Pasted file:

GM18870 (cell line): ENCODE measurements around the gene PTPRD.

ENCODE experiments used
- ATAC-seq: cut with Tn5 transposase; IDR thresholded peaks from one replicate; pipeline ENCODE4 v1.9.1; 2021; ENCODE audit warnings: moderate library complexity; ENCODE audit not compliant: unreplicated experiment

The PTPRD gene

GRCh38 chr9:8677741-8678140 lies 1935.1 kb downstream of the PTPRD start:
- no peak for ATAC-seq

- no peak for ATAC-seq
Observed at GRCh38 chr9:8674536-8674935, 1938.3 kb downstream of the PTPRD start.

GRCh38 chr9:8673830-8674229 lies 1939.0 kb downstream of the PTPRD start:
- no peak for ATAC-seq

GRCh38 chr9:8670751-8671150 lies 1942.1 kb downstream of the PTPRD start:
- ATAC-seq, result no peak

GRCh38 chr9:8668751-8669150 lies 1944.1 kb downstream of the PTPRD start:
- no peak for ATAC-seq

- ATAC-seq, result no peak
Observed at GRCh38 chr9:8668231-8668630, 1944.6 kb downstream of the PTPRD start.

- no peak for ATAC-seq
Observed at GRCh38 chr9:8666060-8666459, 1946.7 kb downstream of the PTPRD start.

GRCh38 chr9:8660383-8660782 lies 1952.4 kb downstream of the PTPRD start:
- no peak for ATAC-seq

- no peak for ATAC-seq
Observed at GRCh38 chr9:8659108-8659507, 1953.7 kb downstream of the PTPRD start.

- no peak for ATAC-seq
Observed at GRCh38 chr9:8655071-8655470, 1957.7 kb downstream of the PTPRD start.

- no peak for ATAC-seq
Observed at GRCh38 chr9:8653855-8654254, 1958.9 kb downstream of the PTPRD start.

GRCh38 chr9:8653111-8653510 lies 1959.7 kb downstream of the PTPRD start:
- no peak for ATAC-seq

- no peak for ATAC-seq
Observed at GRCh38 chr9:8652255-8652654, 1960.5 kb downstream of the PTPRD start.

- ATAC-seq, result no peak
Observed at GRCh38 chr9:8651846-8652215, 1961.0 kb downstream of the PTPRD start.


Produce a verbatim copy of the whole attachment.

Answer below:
GM18870 (cell line): ENCODE measurements around the gene PTPRD.

ENCODE experiments used
- ATAC-seq: cut with Tn5 transposase; IDR thresholded peaks from one replicate; pipeline ENCODE4 v1.9.1; 2021; ENCODE audit warnings: moderate library complexity; ENCODE audit not compliant: unreplicated experiment

The PTPRD gene

GRCh38 chr9:8677741-8678140 lies 1935.1 kb downstream of the PTPRD start:
- no peak for ATAC-seq

- no peak for ATAC-seq
Observed at GRCh38 chr9:8674536-8674935, 1938.3 kb downstream of the PTPRD start.

GRCh38 chr9:8673830-8674229 lies 1939.0 kb downstream of the PTPRD start:
- no peak for ATAC-seq

GRCh38 chr9:8670751-8671150 lies 1942.1 kb downstream of the PTPRD start:
- ATAC-seq, result no peak

GRCh38 chr9:8668751-8669150 lies 1944.1 kb downstream of the PTPRD start:
- no peak for ATAC-seq

- ATAC-seq, result no peak
Observed at GRCh38 chr9:8668231-8668630, 1944.6 kb downstream of the PTPRD start.

- no peak for ATAC-seq
Observed at GRCh38 chr9:8666060-8666459, 1946.7 kb downstream of the PTPRD start.

GRCh38 chr9:8660383-8660782 lies 1952.4 kb downstream of the PTPRD start:
- no peak for ATAC-seq

- no peak for ATAC-seq
Observed at GRCh38 chr9:8659108-8659507, 1953.7 kb downstream of the PTPRD start.

- no peak for ATAC-seq
Observed at GRCh38 chr9:8655071-8655470, 1957.7 kb downstream of the PTPRD start.

- no peak for ATAC-seq
Observed at GRCh38 chr9:8653855-8654254, 1958.9 kb downstream of the PTPRD start.

GRCh38 chr9:8653111-8653510 lies 1959.7 kb downstream of the PTPRD start:
- no peak for ATAC-seq

- no peak for ATAC-seq
Observed at GRCh38 chr9:8652255-8652654, 1960.5 kb downstream of the PTPRD start.

- ATAC-seq, result no peak
Observed at GRCh38 chr9:8651846-8652215, 1961.0 kb downstream of the PTPRD start.